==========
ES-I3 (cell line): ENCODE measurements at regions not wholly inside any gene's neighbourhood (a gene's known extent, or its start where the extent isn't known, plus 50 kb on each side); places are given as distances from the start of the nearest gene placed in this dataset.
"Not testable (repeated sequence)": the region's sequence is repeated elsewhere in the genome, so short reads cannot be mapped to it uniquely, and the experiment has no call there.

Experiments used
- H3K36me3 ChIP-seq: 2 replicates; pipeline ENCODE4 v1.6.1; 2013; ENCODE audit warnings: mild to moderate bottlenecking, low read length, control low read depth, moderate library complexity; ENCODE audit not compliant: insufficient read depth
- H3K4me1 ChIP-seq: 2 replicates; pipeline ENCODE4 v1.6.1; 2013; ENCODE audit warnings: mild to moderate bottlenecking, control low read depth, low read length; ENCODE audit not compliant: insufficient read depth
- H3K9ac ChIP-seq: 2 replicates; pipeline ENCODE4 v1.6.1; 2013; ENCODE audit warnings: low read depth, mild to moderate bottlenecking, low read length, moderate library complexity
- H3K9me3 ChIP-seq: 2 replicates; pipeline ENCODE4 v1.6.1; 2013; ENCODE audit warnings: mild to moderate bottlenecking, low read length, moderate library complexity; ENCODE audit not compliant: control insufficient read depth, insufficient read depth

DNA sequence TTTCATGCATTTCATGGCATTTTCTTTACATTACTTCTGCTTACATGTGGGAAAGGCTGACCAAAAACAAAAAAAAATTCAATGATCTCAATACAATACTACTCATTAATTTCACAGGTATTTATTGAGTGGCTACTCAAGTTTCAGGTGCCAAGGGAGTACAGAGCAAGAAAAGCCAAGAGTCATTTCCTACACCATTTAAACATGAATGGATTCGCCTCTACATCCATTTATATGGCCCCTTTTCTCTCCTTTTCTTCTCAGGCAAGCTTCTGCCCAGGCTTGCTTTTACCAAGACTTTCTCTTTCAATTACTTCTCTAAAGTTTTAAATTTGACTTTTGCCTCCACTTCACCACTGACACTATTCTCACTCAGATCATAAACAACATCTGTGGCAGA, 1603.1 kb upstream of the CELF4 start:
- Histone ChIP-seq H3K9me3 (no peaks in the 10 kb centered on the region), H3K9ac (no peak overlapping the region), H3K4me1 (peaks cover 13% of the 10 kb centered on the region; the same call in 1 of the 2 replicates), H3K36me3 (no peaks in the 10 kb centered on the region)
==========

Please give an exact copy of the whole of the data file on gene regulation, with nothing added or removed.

ES-I3 (cell line): ENCODE measurements at regions not wholly inside any gene's neighbourhood (a gene's known extent, or its start where the extent isn't known, plus 50 kb on each side); places are given as distances from the start of the nearest gene placed in this dataset.
"Not testable (repeated sequence)": the region's sequence is repeated elsewhere in the genome, so short reads cannot be mapped to it uniquely, and the experiment has no call there.

Experiments used
- H3K36me3 ChIP-seq: 2 replicates; pipeline ENCODE4 v1.6.1; 2013; ENCODE audit warnings: mild to moderate bottlenecking, low read length, control low read depth, moderate library complexity; ENCODE audit not compliant: insufficient read depth
- H3K4me1 ChIP-seq: 2 replicates; pipeline ENCODE4 v1.6.1; 2013; ENCODE audit warnings: mild to moderate bottlenecking, control low read depth, low read length; ENCODE audit not compliant: insufficient read depth
- H3K9ac ChIP-seq: 2 replicates; pipeline ENCODE4 v1.6.1; 2013; ENCODE audit warnings: low read depth, mild to moderate bottlenecking, low read length, moderate library complexity
- H3K9me3 ChIP-seq: 2 replicates; pipeline ENCODE4 v1.6.1; 2013; ENCODE audit warnings: mild to moderate bottlenecking, low read length, moderate library complexity; ENCODE audit not compliant: control insufficient read depth, insufficient read depth

DNA sequence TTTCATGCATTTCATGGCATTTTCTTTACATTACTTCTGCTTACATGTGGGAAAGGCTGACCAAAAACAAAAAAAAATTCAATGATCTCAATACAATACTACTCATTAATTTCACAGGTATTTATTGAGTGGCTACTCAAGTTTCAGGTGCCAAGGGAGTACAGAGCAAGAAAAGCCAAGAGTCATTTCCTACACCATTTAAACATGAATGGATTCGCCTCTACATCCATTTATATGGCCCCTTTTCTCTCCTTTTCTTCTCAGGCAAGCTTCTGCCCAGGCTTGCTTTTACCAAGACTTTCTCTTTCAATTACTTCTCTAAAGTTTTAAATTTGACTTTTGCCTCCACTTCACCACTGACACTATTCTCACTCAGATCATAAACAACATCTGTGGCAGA, 1603.1 kb upstream of the CELF4 start:
- Histone ChIP-seq H3K9me3 (no peaks in the 10 kb centered on the region), H3K9ac (no peak overlapping the region), H3K4me1 (peaks cover 13% of the 10 kb centered on the region; the same call in 1 of the 2 replicates), H3K36me3 (no peaks in the 10 kb centered on the region)